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Recording the Score to "The Cat in the Hat"
November 2003
Dan Higgins

Gary Grant and Dan

Composer David Newman called me and asked me if I had ever done any work making "new" instruments that may be of use in his score to motion picture "The Cat in the Hat". I replied I had experimented with odd instruments with my good friend and instrument repairman Rheuben Allen. I then proceeded to work on two instruments with the creative and technical help of Rheuben designing these "Cat" horns. From Rheuben's repair shop we began to collect pieces and parts from instruments to begin our construction. It proved to be a difficult task to come up with a playable instrument that made a sound befitting the Dr. Seuss characters. After hours of experimentation Rheuben and I came up with the two final versions of our new Seussaphone instruments.

Dan and MartyThe higher "Cat Sax" was constructed from a short alto sax neck and the tube of an alto saxophone. The bell was from a small baritone horn, which was fitted to the base of the alto body making the bell turn outward similar to a large saxello. Because of the shorter neck and large horn bell the instrument played a bit sharp and had a blaring brass quality as well as a reed sound. To distort the tone further I placed a small microphone on the bell and added a 3-inch speaker to the bell to add a "low-fi" element to the tone. David also suggested that I play the instrument through a child's voice changer further distorting the sound with this megaphone octave effect. Because the instrument had no bow it was necessary to play middle D and D# with palm keys. This made for some comical performances and further skewed tones.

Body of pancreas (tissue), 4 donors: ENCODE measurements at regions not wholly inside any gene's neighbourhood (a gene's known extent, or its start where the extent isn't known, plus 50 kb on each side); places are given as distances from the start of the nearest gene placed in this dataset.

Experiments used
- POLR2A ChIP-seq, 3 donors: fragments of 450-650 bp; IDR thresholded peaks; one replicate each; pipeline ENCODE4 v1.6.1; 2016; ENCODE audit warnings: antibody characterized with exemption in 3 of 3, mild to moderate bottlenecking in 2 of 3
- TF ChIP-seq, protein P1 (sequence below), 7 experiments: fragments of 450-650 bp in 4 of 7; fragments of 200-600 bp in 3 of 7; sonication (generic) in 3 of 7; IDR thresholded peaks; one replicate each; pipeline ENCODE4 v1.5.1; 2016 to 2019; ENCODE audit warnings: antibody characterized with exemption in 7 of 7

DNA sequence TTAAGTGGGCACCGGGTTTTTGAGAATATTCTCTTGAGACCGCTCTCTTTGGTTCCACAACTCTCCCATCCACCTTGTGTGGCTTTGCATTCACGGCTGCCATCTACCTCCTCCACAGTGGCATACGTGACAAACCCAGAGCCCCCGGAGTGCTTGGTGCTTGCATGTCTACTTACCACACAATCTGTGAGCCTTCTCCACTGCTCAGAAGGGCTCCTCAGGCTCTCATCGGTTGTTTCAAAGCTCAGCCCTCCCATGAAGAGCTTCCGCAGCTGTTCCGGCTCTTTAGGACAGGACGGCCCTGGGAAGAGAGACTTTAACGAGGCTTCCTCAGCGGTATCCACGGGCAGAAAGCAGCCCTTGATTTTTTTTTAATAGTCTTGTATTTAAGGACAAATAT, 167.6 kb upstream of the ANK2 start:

Dan Playing Bass Cat HornThe second instrument developed for this movie was the "Bass Sax Cat". This was a tenor saxophone neck into a metal bass clarinet body ending in a French horn bell, which rested on the floor. Because of the odd combination using the tenor neck, this instrument actually played in concert. However, as I played higher the tuning scale required new fingerings. About every octave it was necessary to play one half step higher to acquire the correct pitch. (Or near!) This instrument had a kazooish comical quality, which changed color in the different ranges. I used a rubber tenor mouthpiece on this horn.

Trumpeter Gary Grant was also involved by playing his pocket trumpet (plus attachments) into a high-powered fan. The score to this movie is marvelous and it was my pleasure to be part of such fun and humorous affair.

To find other articles written by Dan for this web site, please visit his Archives.


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